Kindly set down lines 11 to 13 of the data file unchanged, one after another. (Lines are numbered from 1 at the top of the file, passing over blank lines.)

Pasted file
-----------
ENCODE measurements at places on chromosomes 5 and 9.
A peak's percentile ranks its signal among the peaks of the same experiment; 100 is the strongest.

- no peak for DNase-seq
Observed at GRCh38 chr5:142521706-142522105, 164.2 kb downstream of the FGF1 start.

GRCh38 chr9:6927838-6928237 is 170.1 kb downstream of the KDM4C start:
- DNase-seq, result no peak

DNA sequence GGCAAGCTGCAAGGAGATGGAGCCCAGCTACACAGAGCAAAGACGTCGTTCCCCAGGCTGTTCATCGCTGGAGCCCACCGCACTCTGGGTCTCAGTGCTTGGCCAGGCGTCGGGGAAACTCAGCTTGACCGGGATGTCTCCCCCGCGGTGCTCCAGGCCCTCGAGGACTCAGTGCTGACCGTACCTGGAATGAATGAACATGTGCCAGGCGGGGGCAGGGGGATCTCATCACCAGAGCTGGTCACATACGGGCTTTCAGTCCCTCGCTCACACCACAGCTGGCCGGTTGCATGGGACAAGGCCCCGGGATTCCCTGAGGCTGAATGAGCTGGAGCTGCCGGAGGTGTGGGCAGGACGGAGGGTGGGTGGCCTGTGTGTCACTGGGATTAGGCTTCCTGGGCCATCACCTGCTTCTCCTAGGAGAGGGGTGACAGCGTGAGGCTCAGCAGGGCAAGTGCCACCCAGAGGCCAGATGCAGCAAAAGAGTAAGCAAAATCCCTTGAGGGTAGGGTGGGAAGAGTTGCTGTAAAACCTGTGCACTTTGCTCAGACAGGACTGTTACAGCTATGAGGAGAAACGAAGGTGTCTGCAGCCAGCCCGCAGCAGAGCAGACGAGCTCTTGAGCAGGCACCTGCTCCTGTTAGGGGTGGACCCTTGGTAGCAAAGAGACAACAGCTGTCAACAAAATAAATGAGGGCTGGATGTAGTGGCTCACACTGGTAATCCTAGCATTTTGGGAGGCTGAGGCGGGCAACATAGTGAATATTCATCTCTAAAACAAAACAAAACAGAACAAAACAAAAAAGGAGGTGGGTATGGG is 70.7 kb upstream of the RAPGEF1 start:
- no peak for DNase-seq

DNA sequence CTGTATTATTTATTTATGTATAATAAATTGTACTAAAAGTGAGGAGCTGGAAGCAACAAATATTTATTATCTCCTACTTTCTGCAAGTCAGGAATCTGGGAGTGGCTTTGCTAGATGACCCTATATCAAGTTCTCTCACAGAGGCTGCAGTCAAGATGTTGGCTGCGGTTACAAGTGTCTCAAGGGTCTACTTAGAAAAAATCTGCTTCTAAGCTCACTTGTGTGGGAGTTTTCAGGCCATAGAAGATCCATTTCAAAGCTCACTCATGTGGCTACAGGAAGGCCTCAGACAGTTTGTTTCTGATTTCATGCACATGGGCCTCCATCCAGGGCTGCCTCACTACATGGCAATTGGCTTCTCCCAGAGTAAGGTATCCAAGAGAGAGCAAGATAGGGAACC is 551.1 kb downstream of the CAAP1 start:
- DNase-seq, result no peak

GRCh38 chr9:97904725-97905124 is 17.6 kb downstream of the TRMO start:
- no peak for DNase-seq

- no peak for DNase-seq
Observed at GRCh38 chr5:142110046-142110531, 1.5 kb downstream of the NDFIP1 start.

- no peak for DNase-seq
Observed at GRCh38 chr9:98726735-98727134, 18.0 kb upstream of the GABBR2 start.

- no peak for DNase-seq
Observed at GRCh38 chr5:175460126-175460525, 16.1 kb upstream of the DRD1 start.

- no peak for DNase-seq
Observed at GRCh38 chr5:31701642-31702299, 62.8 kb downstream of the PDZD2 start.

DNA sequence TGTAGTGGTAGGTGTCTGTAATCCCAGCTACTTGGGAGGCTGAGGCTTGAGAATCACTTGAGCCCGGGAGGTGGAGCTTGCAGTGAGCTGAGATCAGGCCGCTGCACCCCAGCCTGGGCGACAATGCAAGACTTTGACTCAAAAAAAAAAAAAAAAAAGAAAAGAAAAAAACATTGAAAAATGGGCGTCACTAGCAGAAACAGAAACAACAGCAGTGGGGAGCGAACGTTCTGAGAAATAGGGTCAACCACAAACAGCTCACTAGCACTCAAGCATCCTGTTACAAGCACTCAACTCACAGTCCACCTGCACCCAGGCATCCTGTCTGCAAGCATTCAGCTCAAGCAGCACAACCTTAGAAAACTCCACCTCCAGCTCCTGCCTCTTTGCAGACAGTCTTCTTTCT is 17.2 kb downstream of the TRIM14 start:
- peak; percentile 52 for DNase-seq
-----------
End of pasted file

GRCh38 chr9:97904725-97905124 is 17.6 kb downstream of the TRMO start:
- no peak for DNase-seq

- no peak for DNase-seq